Gov. Phil Murphy said New Jersey was “staying in a very dangerous place” on Friday as he announced that the coronavirus transmission rate is higher than it was when hospitals were at its peak in April and that the figure is expected to rise.
The state broadcast rate, or Rt, stands at 1.35, above the main level of 1. The last time it was so high was April 7, 115 days ago. The governor has attributed the increase to an increase in house holidays and other events where people do not follow the rules of masks or social distance.
“Look, the numbers are starting to sound the alarms we take very seriously. We may still be among the leaders to have lower case numbers and daily positivity rates, but we are staying in a very dangerous place. Alarms are ceasing, “Murphy said during his regular COVID-19 conference in Trenton.
“The only way to silence these alarms and get back to the process of moving forward is for everyone to take them seriously. We have not gone through this. “Anyone who walks around refusing to wear a mask, or hosting a house party, contributes directly to these growths,” he said. “It has to stop, and it has to stop now.”
Murphy added: “I am not announcing any specific action [Friday], but consider this as being observed. We will no longer tolerate these diabolical and non-chalant attitudes. “
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The increase in Rt means that each new case is leading to more than one additional infection and the virus is spreading. The transmission rate had been below 1 for weeks on end during the toughest parts of New Jersey coronavirus blockades, but it boiled above and below 1 in July as more reopening steps occurred.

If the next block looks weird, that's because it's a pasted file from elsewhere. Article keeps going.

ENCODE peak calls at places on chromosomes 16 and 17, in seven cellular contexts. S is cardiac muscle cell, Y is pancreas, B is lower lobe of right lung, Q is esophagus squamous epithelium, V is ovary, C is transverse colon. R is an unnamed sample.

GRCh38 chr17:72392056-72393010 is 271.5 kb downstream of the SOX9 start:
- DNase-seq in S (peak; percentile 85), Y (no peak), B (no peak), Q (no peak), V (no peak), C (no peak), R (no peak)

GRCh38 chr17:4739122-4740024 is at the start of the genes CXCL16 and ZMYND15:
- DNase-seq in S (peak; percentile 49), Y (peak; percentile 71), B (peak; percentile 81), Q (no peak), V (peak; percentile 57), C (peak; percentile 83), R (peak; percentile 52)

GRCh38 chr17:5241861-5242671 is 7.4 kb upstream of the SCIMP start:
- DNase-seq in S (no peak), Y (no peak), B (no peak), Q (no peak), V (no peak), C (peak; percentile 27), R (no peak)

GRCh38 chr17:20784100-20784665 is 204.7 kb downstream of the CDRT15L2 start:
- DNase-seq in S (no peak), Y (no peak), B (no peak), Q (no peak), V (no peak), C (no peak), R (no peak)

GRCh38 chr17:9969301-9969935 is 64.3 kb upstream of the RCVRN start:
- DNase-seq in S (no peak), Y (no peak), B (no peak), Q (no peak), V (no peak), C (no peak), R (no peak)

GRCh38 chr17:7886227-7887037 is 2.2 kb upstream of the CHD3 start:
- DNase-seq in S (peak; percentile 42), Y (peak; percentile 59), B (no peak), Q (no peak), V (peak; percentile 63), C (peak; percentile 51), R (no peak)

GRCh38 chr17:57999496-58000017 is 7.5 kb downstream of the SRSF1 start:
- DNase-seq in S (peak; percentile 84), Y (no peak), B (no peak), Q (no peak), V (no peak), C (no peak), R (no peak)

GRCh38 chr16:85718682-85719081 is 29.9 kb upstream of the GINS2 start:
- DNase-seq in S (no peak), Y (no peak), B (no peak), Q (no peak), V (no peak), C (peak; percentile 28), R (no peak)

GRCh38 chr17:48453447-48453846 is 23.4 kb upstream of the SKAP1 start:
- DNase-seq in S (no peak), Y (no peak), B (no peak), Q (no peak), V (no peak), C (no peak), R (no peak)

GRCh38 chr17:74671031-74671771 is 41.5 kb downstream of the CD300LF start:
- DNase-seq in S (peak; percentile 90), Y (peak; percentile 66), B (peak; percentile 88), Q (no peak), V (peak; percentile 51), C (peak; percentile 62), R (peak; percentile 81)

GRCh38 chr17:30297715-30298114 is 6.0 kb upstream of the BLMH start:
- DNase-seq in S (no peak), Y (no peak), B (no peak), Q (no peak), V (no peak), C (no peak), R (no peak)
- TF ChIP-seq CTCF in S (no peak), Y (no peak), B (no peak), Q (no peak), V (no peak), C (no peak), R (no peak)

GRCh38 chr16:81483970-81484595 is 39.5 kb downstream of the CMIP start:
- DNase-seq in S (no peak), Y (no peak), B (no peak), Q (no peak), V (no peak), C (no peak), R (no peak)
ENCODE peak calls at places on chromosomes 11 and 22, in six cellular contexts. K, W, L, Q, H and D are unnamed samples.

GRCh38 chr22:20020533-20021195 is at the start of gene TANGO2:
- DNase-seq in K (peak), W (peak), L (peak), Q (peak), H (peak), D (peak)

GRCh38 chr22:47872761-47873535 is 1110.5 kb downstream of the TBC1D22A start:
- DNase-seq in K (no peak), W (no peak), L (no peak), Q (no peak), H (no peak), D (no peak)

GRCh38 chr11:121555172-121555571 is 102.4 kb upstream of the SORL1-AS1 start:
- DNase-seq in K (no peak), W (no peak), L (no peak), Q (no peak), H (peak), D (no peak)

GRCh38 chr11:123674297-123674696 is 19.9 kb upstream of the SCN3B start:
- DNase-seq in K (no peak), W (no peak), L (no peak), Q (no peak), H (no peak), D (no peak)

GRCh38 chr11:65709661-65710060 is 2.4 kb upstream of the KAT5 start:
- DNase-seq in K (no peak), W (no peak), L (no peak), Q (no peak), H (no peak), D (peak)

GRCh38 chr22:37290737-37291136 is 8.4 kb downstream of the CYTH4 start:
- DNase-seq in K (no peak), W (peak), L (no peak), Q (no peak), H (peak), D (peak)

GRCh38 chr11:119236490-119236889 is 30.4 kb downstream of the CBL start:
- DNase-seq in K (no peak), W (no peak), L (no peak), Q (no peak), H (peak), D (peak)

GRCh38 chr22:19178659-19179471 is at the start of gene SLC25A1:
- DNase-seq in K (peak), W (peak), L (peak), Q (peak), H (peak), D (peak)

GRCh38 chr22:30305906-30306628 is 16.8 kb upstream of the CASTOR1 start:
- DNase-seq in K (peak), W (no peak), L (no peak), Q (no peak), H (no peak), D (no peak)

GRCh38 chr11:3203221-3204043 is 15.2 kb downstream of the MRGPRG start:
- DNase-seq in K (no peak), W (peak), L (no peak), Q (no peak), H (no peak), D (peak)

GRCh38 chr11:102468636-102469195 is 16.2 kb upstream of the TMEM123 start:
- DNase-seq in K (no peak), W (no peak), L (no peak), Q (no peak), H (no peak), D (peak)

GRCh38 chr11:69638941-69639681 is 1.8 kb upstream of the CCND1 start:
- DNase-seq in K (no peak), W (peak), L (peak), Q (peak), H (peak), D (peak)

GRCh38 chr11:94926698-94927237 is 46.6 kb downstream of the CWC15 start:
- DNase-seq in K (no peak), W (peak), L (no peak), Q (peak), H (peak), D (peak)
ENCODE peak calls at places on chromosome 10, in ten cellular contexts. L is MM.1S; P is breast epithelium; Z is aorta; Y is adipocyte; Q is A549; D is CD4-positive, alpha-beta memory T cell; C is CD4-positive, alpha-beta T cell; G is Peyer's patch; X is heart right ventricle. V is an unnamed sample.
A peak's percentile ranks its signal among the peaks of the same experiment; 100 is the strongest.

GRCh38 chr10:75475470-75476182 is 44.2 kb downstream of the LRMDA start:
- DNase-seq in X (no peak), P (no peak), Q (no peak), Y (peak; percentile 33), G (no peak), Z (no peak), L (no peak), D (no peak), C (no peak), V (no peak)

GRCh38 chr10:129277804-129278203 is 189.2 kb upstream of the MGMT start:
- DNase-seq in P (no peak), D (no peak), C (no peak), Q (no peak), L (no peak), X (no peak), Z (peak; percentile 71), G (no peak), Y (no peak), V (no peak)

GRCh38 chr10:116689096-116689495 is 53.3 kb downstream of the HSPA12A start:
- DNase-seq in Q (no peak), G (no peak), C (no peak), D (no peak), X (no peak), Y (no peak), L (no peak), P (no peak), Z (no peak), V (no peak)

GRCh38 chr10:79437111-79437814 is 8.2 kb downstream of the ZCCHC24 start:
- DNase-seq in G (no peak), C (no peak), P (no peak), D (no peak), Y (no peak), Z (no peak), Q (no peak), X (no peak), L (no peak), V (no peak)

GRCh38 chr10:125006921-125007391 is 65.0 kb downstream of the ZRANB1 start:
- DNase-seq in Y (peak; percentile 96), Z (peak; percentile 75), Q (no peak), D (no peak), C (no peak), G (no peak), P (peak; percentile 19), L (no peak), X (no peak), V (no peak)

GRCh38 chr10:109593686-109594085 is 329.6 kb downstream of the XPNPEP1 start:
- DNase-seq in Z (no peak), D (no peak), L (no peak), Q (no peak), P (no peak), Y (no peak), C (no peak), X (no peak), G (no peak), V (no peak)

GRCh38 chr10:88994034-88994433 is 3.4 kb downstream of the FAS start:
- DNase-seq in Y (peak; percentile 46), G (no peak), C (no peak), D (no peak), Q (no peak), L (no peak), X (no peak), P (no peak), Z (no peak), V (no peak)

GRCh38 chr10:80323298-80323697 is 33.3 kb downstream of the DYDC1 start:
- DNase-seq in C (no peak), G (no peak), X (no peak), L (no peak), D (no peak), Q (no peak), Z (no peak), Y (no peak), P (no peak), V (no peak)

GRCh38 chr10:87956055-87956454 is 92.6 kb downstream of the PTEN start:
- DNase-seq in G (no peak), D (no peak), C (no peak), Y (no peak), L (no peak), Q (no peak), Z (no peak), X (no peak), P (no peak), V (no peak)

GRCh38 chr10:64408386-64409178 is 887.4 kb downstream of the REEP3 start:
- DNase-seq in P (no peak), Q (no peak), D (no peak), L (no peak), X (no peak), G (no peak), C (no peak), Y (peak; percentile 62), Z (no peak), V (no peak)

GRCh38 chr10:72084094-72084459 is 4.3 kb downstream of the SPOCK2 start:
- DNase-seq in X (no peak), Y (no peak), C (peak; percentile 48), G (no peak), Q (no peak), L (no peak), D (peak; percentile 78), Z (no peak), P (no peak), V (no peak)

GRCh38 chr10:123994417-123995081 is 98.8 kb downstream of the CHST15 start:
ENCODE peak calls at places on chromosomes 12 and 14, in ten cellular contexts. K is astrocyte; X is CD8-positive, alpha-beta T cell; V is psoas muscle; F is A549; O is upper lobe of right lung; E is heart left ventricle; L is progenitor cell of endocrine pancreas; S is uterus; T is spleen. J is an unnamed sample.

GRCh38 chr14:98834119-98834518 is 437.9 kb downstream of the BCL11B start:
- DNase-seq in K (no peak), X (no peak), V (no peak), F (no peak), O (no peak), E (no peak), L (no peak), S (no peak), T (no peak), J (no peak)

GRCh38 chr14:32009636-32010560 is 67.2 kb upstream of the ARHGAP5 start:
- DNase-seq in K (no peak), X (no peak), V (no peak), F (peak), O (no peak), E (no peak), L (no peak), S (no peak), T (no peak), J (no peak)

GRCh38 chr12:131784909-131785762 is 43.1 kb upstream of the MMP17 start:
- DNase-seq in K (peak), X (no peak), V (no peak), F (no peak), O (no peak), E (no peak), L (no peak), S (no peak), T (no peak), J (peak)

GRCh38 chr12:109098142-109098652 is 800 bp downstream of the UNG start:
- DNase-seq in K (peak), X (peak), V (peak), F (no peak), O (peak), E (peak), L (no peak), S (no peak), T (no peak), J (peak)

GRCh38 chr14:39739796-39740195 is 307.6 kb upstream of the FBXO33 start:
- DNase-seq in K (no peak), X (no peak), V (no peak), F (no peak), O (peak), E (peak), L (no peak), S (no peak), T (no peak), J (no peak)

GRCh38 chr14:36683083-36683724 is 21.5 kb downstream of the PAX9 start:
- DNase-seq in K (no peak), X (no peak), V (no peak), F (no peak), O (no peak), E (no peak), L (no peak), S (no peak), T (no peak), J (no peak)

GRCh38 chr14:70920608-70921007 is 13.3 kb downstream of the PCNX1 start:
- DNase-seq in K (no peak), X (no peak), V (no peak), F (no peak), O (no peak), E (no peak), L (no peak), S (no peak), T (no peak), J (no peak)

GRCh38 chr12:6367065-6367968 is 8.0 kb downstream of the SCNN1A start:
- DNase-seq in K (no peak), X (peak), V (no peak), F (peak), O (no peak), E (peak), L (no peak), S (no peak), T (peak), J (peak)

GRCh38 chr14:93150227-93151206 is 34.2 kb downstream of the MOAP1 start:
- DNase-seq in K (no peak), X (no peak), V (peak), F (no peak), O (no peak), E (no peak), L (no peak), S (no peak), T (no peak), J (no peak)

New Jersey positive cases had plummeted in recent weeks before a blow earlier this week, which pushed the state back into new positive tests, where New Jersey was about a month ago.
Murphy reported there were 10 additional deaths and 699 new cases of positive COVID-19 on Friday. There have been 181,660 cases since March and 15,798 deaths, including 13,923 laboratory-confirmed deaths and 1,875 possible deaths.
Although the hospitals dropped below 700 patients on Thursday evening, with 695 people hospitalized, including 113 people in intensive or critical care with 45 of them being in ventilators.
At the same time, there are 34 states, except the District of Columbia and Puerto Rico, where people visiting Garden State or returning home are required to quarantine for 14 days.
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